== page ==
Our experiences with llama training were shaped by our good fortune to meet Bobra Goldsmith, and we have used her methods primarily. There are quite a few other good resources online for llama training, and here I will describe two that belong to old friends of mine and one newer one.
 An old friend is Marty McGee Bennett. She and I happened to be roommates in 1987 at the International Llama Association conference where Linda Tellington-Jones demonstrated her groundbreaking TTEAM methods to the llama community. Marty became deeply involved in this work, and Kelly and I made a video with her and Linda — long out of print now, as Marty has refined the methods tremendously since those early days. We went on to make videos with Linda about the Tellington Touch with dogs and the TTouch with cats.
After Marty studied intensively with Linda Tellington-Jones, she developed Camelidynamics, which is derived from Linda’s work but adds Marty’s own profound understanding of camelids (that is, llamas, alpacas, and their wild relatives guancos and vicunas) to the process. Her website is http://www.camelidynamics.com and it too is well worth exploring. Her workshop schedule and the training information products she has created are there too.
 Our friend Cathy Spalding teaches a lot of workshops with llamas and alpacas, and she and her husband Craig have a herd themselves — it was all llamas when we lived near them in Olympia, WA, and used to go out to their place sometimes. Her site http://www.gentlespiritllamas.com is well worth browsing around — and here is a page that lists many of the useful articles on the site: http://www.gentlespiritllamas.com/html/articles/articles_index.htm Cathy also studied with Linda Tellington-Jones.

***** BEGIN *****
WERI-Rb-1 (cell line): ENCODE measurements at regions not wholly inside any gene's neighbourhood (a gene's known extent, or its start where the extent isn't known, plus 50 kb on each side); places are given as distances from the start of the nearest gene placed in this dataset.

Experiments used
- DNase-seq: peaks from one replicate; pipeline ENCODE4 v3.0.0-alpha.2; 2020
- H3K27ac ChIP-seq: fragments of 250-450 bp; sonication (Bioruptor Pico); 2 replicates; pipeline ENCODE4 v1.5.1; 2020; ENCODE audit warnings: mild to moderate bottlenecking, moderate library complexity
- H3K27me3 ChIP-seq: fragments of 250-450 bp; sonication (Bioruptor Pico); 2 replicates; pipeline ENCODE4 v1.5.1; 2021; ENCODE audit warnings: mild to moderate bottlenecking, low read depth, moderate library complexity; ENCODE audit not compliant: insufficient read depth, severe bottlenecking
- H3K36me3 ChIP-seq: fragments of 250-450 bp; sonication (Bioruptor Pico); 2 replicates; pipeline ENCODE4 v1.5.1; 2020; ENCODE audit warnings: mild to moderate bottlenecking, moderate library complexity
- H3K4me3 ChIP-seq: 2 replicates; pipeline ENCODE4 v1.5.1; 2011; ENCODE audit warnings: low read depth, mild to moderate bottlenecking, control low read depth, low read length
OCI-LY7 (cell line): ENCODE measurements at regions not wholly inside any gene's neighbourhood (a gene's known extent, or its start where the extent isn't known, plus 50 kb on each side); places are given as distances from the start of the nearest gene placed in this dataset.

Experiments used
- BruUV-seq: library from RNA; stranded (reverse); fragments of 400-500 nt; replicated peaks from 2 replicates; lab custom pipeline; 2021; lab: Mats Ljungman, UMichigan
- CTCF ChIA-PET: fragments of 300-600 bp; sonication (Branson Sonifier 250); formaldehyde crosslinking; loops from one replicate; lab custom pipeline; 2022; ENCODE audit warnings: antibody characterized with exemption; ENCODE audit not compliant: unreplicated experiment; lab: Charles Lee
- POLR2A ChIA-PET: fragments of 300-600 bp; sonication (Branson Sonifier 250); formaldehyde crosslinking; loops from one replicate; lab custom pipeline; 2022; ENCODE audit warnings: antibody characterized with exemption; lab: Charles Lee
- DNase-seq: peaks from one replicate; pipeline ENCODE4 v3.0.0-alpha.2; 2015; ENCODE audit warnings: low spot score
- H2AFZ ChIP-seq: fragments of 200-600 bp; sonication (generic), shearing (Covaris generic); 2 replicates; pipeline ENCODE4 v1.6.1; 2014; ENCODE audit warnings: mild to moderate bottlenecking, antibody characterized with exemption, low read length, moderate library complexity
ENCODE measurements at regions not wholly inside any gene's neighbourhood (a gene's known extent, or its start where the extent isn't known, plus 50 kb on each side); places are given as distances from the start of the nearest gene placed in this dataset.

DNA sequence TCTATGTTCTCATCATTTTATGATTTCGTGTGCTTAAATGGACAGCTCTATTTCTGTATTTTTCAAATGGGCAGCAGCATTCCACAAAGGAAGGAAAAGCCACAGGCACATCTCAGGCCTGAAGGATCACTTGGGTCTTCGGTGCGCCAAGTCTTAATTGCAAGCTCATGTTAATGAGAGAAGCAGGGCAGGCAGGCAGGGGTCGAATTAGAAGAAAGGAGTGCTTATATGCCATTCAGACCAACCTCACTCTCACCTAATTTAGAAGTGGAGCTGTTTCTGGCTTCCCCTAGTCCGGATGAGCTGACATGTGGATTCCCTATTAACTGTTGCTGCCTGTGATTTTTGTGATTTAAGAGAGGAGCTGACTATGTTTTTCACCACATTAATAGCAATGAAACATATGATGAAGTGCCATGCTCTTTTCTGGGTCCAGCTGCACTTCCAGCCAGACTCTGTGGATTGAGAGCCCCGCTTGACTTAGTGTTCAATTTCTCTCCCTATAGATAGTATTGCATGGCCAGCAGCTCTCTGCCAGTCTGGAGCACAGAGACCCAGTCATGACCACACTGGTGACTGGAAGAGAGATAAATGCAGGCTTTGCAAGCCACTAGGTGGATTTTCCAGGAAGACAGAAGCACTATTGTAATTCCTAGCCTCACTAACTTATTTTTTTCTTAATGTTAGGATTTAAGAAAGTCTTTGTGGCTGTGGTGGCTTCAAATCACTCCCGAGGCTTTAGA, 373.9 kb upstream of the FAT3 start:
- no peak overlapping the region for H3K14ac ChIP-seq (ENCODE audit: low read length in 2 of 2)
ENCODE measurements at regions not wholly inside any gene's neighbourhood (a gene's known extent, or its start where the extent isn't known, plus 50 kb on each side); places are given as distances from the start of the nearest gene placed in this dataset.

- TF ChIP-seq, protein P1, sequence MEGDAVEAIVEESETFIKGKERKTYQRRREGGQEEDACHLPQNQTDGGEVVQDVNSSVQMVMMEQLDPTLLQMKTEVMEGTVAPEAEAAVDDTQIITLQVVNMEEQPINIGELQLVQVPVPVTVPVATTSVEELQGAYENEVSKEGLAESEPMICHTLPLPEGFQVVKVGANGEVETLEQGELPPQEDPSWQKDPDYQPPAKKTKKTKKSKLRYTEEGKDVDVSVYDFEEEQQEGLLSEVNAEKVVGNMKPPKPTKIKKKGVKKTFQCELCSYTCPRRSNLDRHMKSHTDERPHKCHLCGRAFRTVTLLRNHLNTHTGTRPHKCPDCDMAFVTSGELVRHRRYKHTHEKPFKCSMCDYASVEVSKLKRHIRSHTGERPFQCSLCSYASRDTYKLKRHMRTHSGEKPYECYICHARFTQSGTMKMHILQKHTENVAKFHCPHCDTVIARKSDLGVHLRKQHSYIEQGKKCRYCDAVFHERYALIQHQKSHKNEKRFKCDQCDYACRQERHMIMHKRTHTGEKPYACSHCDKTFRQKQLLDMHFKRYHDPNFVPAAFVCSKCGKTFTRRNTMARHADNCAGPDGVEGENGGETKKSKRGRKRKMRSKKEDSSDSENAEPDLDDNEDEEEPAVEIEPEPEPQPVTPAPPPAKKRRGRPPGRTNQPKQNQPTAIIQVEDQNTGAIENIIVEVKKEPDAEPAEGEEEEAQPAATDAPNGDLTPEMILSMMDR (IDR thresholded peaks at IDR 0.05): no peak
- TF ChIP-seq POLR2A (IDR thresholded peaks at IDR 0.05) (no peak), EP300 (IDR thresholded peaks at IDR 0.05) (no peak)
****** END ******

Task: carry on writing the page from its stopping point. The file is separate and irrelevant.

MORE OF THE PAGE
When I was at the site recently, the workshop schedule ended with a workshop that was already over. You will find a lot of llama websites that tend to be a bit behind, because the people tend to be out with the animals; I suspect that’s the case here. It’s easy to contact the Spaldings from the site. Oh, and the “Questions from Readers” section has some interesting things too.
 Terry Crowfoot and her husband live in the south of England and have seven llamas. Her website is http://www.llama-training.co.uk/ and it’s a lot of fun. I mean, really a lot! Kelly and I have just been howling with laughter as llama Dillon takes Terry’s hat off over and over again and as other llamas play soccer. (She thinks they can’t see the ball, but Kelly commented that he thinks they can, as llamas’ eyes stick out way more than you might imagine.)
There is text commentary too. This site is a work in progress, with short videos and comments going up regularly. Terry explains how her training approaches descend from the pioneering work of dolphin trainer Karen Pryor, who is now famous in the dog world (and other places) for clicker training. That figured, I thought, as I use methods of Pryor’s in dog training and know how effective they are.
Of course, Google and the other search engines will take you to more good llama training sites. Whatever you do, if you have llamas, do get into the joys of training these highly intelligent and curious animals!